Monkeys have the working anatomy to talk. It's just that their brains aren't wired to get the words out. That's the conclusion of a new study published in the journal Science Advances.
Using X-rays, researchers tracked the movement of a macaque monkey's mouth and throat while it was vocalizing, eating and making a wide range of facial expressions. They then used that data to create computer models of what the monkey's vocal anatomy was capable of, according to NPR, including a simulation of the macaque saying short phrases such as "Happy holidays" and "Will you marry me?"
They discovered that the anatomy of the monkey's vocal tract would allow the macaque to produce five vowels which, the researchers say is "an adequate range of speech sounds to support spoken language." And human listeners could easily understand the "speech" created with the monkey speech simulator.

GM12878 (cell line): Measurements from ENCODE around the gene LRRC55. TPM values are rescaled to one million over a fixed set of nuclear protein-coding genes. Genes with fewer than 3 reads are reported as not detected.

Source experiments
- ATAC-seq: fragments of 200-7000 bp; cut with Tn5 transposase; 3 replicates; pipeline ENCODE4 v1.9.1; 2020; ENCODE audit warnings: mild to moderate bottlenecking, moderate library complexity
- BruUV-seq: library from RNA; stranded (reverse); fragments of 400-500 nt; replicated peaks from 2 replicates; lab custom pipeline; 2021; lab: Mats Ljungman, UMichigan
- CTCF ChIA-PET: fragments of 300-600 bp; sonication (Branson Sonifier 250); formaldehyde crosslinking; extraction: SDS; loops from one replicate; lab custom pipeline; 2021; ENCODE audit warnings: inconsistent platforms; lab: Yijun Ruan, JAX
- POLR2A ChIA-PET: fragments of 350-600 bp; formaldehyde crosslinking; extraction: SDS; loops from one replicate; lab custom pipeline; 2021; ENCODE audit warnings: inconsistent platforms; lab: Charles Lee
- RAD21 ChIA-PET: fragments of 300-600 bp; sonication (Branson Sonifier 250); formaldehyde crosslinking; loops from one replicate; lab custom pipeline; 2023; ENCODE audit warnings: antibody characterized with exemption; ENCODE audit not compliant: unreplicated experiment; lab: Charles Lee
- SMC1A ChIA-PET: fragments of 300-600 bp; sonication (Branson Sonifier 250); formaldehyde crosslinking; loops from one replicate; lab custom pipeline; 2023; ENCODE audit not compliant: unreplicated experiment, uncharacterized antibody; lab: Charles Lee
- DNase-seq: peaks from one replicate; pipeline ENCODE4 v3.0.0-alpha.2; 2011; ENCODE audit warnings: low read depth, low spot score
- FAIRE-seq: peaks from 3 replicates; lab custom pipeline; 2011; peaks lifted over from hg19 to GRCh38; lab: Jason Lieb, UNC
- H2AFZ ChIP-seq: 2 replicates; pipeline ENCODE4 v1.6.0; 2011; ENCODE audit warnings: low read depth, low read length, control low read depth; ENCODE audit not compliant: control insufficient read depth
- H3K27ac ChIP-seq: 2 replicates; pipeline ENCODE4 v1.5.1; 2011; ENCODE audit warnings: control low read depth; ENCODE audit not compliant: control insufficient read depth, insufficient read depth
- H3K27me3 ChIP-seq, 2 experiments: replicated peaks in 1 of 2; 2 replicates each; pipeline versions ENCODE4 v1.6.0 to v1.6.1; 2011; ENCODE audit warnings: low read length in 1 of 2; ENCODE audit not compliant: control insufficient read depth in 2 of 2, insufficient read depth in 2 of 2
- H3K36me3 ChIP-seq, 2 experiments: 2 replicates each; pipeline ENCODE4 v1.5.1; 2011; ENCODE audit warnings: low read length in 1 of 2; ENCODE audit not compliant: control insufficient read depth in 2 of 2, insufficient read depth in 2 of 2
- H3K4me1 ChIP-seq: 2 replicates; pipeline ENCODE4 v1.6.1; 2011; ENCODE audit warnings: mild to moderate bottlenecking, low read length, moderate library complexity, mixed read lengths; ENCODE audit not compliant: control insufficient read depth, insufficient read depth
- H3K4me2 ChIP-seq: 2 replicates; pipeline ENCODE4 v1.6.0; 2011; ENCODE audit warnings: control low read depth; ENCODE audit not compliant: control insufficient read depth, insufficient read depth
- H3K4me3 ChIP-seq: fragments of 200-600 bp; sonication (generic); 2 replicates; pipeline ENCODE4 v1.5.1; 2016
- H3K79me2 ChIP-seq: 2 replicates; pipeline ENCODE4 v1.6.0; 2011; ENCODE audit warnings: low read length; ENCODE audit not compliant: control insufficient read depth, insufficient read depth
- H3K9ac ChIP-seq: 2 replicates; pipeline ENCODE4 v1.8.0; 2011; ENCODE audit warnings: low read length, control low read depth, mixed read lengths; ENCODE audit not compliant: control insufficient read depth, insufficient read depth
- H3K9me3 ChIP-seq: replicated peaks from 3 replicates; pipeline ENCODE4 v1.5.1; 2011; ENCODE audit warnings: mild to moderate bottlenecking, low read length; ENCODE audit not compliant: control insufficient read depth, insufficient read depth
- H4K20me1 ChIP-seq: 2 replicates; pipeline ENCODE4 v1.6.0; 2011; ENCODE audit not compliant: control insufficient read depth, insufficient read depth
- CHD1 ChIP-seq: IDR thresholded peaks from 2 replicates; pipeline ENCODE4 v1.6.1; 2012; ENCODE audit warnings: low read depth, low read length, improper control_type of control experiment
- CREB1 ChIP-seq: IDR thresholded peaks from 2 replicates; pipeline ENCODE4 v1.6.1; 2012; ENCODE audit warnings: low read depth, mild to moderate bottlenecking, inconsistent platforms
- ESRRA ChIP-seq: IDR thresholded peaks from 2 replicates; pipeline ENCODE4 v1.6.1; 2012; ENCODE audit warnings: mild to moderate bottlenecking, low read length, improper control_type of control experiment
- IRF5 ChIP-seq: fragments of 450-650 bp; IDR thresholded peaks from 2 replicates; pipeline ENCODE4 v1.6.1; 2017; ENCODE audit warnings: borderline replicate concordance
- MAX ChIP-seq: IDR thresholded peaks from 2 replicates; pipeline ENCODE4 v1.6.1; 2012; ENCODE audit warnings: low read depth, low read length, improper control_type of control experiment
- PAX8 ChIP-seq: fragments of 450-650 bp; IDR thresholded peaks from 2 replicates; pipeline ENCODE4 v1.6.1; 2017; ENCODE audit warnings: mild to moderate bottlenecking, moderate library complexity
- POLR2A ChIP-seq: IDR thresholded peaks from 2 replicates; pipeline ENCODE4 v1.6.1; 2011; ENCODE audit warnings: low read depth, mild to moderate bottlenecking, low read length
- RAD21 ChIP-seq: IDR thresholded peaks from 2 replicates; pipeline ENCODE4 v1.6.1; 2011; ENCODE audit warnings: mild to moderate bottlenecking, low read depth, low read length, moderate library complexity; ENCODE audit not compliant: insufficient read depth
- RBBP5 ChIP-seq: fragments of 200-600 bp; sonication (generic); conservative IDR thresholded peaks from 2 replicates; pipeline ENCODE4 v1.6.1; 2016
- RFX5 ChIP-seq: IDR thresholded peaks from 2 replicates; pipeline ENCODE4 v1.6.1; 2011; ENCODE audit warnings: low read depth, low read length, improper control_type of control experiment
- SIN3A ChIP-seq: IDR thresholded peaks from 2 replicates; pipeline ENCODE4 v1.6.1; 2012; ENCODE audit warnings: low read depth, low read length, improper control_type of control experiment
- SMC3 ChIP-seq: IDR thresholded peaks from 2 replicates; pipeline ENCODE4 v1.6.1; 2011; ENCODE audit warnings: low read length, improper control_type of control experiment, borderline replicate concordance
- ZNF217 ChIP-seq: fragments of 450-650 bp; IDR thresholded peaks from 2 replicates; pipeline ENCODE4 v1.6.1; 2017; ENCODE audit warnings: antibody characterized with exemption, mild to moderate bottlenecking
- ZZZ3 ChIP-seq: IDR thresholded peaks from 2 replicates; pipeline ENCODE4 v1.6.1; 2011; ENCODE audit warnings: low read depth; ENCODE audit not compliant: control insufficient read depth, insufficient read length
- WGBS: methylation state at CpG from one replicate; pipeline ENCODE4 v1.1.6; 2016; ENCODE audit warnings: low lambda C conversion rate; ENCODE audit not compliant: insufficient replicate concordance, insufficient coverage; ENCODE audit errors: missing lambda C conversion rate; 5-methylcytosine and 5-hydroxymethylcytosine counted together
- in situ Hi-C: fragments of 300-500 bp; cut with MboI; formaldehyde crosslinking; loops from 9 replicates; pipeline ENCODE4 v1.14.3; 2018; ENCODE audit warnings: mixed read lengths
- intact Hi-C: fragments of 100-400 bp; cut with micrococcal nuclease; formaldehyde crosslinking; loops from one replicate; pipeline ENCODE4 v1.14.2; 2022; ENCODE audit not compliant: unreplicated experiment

Take a listen and see what you think:
So the problem isn't with the monkey's anatomy; it's somewhere in the monkey's brain.
"As soon as you had a brain that was ready to control the vocal tract, the vocal tract of a monkey or nonhuman primate would be perfectly fine for producing lots and lots of words," author Tecumseh Fitch, a cognitive biologist at the University of Vienna, tells NPR.
But the monkeys' brains don't have direct links to the neurons controlling the tongue and larynx, Fitch says. They also don't have key connections in the brain that make them capable of imitating what they hear, like humans do. So when it comes to speaking, it really isn't a case of "monkey see, monkey do."